“Where good ideas come from?” asked Steven Johnson in his 2010’s book, highlighting that creativity emerges in a culture of diversity. Steven presents Internet as a window to the world that helps us to “connect with the world of diversity, reaching out and exchanging ideas, borrowing and combining other people inches”. Creativity smiles to the connected ones!
“Connecting the dots” is one advice stressed by Steve Jobs in his famous speech at Stanford. By linking different parts of your experience, you can create new concepts: it’s like assembling Lego building blocks to raise a tower, allowing a current of information to pass through, combining and interfacing skills modules: innovation is about knowledge circulation and this is “the reason why” of my ‘modular design‘ approach and Rapid Innovation model. Moreover, as experience dots are intrinsic parts of your life, you’re the only one who can make the relevant connections.
Connections clearly rely on your ability to listen. Regularly one has to recharge its ‘listening’ battery. “Present things openly, make them fairly questionable” used to say my HEC teacher. This brings two benefits: open presentations are more convincing as they are available for approriation, and they open the door to contribution.
Good ideas can happen by surprise: you must stay aware. Recent consumer observation about the use of Facebook for sharing views about TV or movies raised unexpected comment: “Well, we don’t use Facebook for this, we prefer to meet and have face to face conversations; one problem is that we forget afterwards: why don’t you set something up for my smartphone that would remind me of the movie I must see?” Capturing people’s context leads you to brief encounter with shooting stars of innovation.
Creativity can be triggered as well. Creativity sesssion, problem solving approach, innovation tournaments, ideas contests: there are many ways to harness people’s creativity. ‘Design Thinking’ promotes the use of Persona, putting yourself in the shoes of customers archetypes, and going through your problems, needs, expectations toward product evolution.
Back to the days of strategic and innovation consulting, I partnered with a Synectics team, and I keep a strong memory of the use of Excursion, restating problem in a different ‘world’ according to the following steps:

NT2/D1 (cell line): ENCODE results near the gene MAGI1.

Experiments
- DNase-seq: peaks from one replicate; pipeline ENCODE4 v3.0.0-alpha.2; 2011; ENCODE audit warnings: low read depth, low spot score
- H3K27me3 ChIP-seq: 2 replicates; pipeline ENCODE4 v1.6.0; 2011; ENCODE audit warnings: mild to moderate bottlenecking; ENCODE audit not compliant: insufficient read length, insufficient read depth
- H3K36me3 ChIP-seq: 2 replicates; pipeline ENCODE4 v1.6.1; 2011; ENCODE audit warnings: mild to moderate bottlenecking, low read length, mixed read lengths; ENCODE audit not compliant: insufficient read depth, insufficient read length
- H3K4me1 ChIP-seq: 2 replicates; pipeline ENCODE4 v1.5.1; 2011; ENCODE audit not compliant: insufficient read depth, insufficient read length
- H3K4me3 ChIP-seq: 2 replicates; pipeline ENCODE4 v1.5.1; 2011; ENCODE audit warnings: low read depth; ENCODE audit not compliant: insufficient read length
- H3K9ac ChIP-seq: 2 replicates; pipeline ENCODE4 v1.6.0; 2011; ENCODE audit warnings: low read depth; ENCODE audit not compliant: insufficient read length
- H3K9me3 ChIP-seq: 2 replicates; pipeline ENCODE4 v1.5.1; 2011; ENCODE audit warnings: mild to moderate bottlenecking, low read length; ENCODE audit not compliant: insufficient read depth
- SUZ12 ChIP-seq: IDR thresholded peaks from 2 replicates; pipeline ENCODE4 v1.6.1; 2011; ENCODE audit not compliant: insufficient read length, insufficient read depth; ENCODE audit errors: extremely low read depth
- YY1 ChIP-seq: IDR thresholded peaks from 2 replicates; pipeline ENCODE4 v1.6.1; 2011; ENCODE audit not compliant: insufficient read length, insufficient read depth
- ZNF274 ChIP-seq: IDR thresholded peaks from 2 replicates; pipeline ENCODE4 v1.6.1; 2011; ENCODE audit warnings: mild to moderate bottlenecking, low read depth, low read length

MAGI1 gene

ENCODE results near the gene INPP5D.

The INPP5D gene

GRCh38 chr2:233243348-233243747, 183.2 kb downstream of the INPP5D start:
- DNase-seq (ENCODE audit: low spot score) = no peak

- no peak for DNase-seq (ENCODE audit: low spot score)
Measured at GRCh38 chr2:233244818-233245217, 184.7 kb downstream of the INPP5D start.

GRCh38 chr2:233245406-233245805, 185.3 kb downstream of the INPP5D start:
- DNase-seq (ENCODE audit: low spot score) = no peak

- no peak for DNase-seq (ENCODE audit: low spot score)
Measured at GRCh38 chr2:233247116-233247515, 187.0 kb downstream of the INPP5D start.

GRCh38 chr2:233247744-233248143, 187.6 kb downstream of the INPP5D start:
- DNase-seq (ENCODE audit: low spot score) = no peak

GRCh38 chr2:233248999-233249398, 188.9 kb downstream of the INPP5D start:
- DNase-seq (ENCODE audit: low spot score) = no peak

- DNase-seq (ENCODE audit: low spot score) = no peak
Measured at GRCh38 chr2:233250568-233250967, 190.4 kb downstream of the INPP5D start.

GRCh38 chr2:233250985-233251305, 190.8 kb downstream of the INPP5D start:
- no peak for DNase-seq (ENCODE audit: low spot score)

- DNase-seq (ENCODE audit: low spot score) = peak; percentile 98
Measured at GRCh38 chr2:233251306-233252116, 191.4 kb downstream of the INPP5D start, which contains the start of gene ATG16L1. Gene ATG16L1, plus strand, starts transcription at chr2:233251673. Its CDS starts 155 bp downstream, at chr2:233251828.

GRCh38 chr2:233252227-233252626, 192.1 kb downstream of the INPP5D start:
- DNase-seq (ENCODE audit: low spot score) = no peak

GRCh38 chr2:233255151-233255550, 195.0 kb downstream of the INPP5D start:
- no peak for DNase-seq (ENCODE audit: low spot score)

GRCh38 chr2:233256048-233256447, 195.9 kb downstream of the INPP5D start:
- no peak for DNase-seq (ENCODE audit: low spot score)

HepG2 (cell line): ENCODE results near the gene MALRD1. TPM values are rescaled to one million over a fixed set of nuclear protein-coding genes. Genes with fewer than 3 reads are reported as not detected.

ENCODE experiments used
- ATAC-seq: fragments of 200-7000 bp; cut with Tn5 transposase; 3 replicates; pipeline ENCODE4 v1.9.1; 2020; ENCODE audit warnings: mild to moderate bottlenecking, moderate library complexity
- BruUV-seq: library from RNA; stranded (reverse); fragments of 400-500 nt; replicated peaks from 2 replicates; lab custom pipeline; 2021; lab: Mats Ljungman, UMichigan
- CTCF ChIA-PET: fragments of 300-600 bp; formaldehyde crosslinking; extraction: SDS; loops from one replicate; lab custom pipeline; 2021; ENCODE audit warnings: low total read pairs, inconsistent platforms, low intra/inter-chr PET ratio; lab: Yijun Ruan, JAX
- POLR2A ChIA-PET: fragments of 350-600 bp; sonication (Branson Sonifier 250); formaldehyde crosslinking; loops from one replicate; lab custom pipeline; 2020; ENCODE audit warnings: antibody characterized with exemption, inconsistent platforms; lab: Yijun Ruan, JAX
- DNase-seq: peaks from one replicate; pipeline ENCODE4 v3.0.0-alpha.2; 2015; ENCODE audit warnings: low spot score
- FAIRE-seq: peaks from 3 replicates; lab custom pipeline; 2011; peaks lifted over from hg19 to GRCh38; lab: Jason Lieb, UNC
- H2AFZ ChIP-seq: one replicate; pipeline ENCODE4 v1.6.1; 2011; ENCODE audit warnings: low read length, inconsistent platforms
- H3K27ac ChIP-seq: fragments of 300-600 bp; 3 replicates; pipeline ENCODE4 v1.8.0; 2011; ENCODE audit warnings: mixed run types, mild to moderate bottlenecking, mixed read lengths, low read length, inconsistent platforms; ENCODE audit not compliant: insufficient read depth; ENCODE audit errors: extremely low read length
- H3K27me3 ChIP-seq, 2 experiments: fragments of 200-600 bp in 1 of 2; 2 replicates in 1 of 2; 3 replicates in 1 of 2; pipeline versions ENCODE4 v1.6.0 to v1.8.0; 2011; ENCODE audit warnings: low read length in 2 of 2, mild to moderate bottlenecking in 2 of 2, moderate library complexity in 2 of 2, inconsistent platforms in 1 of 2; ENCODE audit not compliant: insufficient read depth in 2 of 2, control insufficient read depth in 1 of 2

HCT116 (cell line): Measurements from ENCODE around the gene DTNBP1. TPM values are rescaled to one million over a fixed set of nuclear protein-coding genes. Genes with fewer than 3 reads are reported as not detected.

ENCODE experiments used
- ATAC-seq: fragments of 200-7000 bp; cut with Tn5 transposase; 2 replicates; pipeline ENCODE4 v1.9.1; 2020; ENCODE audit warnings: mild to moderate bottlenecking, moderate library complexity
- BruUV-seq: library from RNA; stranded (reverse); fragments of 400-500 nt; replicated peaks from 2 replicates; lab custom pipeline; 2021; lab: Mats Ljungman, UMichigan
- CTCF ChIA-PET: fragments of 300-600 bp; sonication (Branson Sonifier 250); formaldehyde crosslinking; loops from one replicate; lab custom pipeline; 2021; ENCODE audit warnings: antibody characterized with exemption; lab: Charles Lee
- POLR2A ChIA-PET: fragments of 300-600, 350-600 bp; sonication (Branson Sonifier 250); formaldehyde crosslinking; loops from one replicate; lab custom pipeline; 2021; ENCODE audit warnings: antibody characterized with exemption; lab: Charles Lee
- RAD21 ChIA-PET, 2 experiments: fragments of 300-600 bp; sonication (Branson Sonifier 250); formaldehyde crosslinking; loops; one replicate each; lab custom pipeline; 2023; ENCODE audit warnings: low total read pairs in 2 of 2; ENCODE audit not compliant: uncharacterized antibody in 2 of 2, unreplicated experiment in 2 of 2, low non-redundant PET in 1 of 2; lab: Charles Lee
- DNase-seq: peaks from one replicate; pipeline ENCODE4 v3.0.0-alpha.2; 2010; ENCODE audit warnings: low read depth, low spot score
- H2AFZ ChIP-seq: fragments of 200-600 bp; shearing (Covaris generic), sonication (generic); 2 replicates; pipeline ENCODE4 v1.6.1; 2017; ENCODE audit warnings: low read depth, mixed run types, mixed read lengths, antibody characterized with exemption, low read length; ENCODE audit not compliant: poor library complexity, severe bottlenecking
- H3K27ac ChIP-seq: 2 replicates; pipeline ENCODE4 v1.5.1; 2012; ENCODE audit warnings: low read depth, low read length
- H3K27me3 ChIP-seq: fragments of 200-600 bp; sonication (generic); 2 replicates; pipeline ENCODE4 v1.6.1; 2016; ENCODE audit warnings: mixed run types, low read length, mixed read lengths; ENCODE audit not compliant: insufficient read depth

- State and restate the problem – e.g improve customer relationship on a specific line of service
- Choose a keyword.
- Take the keyword on an excursion into a different world – e.g. Hospital – asking for examples of the keyword in that world.
When you think you have expressed all kinds of ideas, excursion in a different world brings an additonal layer of creativity.
Once all sorts of ideas are expressed, comes usually the time for funneling and selection. One thing I like in the C-K design methodology is the ability to preserve all this fertile ground, and handle it in parallel streams of innovation, not closing gates or killing ideas, but expanding a portfolio of innovative projects. It’s about “clarifying a design strategy, presenting and keeping alive multiple alternatives, identifying actions to go on”.
C-K means structuring creativity, creating continuous innovation process, and generating new ideas in a systematic way: “expanding ideas, giving a different meaning to an object or creating a new object with design properties”.
If innovation involves changing perspective, should we structure as well our innovation team with ‘non-conformists fellows’ and ‘positive deviants’? Is there a role for an ‘architect of the unknown’, someone who would unleash imaginaries, challenging the team along the process with excursive questions starting with “what if ?”.
This personality is “curious, open minded, even different, non conforming, with shifted lens, and using the “Parallax View” – a viewpoint from which you can observe and study something or somebody from a new angle, gaining insights unavailable before” observes Deborah Miss Scofiled (@dscofield).
“Stimulating by provocating” is the mantra of the architect of the unknown as spotted by Martine Agogué in her thesis “Orphan Innovation”.
“The architect of the unknown is a new managerial actor to overcome collective fixation situations of orphan innovation” she states.
The question is: shall we have this skill at early-stage only, during the creativity phase, to unlock “fixation situations”? Or shall we make it a permanent role, as the many obstacles the innovation project will face down the road, will require perpetual creativity, and ‘out-of-the-box’ thinking?
My guess is that it is worth exploring the second path, planning timely ‘creative rendez-vous’ during the entire process: sucessful innovation is to melt differentiation and integration.
Credits: bls.gov; mobilemegatrends; lefabuleux montmartre blogspot.fr; stmarysblog.co.uk; tsquredarchitecture.com. image credit: architectural design image from bigstock
Nicolas is a senior VP at Orange Innovation Group. Forward thinker, he created international digital BU, with a focus on interactive, social and smart TV. He graduated from Supélec and HEC Business School, completing a thesis on “Rapid Innovation” which he implemented successfully at Orange through “component innovation” path. He blogs at nbry.wordpress.com and tweets @nicobry